Dream Mode is just a mindless beat ’em up through multiple stages with several character options including Rei. These characters are only playable in Dream Mode (aside from Ken, whose experience earned in one mode carries over to the next). Here you’ll just be wandering around maps, clearing out bases, trying to achieve a few battle stipulations like killing X number of enemies in Y amount of time, and earning boss fights. There’s no story to be had here aside from some conversation bit here and there and nothing in dream mode is in actual FotNS continuity, so it’s just meant to be mindless beat ’em up fun for the Dynansty Warriors fan. It’s entertaining at first, but it really drags on, even with the ability to play as other characters and even online with other people who own the game. As a result I spent most of my time in Legend Mode getting to see the manga come to life in fully rendered 3D CGI images instead of hand drawn animation, but I did occasionally go into Dream Mode because I love Rei and wanted to see what all I could do with him.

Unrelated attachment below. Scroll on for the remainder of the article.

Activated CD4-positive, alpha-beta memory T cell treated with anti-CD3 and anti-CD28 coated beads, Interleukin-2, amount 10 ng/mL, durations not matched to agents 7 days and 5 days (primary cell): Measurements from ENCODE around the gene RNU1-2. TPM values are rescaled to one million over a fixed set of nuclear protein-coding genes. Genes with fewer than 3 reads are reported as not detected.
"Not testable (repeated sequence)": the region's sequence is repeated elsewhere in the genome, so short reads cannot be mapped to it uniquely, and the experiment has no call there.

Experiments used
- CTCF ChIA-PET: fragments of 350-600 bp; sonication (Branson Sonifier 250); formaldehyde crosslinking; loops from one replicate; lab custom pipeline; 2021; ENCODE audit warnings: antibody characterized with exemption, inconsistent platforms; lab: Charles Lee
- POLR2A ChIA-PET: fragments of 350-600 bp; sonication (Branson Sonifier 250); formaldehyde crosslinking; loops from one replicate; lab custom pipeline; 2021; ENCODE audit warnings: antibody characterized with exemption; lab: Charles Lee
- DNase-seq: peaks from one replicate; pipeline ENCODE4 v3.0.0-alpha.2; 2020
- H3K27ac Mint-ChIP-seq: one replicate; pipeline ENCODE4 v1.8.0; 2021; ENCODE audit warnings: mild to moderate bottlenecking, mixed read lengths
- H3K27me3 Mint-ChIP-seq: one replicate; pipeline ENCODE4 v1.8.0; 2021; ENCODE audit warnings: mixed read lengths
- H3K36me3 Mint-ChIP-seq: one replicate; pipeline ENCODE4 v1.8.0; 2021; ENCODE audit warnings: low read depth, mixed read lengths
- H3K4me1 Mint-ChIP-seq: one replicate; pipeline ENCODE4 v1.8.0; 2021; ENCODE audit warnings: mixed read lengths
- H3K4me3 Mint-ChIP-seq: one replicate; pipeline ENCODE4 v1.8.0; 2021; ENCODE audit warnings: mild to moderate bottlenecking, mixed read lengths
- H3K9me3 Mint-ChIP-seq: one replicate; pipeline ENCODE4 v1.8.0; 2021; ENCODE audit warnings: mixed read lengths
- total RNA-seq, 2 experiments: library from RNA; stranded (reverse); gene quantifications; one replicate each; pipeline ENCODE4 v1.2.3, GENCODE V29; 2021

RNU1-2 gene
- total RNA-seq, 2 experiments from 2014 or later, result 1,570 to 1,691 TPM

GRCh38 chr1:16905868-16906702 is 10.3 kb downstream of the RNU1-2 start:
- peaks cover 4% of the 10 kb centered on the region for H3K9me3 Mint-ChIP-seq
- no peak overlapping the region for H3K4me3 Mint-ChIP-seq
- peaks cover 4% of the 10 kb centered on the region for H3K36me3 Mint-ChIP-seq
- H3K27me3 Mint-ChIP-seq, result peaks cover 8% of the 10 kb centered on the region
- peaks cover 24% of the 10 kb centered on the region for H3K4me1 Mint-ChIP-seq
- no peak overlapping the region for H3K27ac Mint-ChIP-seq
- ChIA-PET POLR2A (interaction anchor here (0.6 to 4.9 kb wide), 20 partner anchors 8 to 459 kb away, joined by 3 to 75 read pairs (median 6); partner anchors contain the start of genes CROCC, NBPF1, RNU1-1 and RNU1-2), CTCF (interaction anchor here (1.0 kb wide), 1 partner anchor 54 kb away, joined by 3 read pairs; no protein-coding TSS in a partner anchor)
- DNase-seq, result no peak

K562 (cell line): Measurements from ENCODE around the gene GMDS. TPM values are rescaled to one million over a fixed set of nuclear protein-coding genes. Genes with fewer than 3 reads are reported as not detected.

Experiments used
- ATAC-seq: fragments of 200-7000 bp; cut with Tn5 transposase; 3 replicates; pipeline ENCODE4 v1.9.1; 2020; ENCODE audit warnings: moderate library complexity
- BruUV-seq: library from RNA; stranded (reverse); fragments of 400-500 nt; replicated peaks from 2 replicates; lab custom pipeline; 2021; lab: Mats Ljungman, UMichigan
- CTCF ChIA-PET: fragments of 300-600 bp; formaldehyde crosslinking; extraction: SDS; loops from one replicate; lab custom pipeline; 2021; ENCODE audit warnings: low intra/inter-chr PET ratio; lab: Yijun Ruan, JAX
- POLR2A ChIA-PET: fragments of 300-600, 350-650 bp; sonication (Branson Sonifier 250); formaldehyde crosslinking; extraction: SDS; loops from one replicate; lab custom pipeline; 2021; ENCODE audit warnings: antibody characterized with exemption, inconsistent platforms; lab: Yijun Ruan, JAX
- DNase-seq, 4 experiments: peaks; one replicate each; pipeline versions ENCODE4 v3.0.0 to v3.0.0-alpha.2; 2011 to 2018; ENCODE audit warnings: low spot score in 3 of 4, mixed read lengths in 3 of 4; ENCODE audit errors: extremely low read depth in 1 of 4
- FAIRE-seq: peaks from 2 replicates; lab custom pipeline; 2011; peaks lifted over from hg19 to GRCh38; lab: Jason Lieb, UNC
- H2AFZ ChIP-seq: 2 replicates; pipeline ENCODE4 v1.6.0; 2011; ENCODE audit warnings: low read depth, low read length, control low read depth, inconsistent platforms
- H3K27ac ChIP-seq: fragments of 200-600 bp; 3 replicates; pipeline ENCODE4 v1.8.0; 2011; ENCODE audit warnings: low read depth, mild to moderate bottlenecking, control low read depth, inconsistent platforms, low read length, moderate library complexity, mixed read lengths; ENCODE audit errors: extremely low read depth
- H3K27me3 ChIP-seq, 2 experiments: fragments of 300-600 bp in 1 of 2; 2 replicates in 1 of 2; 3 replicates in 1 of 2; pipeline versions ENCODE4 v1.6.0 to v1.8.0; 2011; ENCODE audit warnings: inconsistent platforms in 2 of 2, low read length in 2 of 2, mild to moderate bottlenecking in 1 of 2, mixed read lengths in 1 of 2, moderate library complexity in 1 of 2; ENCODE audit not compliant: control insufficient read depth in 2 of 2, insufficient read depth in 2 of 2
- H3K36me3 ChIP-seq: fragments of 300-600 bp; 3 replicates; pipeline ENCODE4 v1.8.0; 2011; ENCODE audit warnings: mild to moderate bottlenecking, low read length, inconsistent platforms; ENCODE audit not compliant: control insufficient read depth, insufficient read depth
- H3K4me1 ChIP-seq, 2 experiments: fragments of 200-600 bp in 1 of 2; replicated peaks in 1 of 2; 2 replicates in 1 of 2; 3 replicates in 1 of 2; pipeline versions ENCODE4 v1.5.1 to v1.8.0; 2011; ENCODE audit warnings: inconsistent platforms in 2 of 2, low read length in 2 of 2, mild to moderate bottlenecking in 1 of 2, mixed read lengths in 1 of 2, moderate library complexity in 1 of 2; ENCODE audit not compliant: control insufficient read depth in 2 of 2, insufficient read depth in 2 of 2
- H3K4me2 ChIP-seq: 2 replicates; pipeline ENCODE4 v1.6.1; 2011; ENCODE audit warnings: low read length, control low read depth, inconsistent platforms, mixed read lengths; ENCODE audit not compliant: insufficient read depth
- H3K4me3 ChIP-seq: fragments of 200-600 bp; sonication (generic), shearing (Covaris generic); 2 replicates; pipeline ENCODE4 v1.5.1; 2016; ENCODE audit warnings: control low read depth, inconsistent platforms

Visually, Ken’s Rage 2 is gorgeous. Whether I’m watching it on my giant plasma television or on my GamePad screen, Ken’s Rage 2 looks like someone colorized the manga and brought it to life, which is a massive compliment. Honestly, I had flashback to how blown away I was as a kid when I first watched the cartoon. The game looks that good. Now is it the best looking game ever? No, of course not. If it the best looking game for the Wii U? No, not that either, but it should delight any fan of the Fist of the North Star franchise with how accurate the characters look, how well animated the legions of enemies, and most of all, how people explode when Ken strikes them. Like I’ve said throughout this review, I’m a big Fist of the North Star fan, but even if I wasn’t I’d be impressed by the character models and their animations. I also liked the cut scenes which unfold like a comic book with still panels. Instead of hand drawn stills like you see in a lot of JRPGs, the game uses the 3D models from the game. While I’d have loved to see some new or even reused artwork from the manga, I was find with the computer generated models for the scenes, if only because it was a very different way to do them and the character models look like the manga come to life.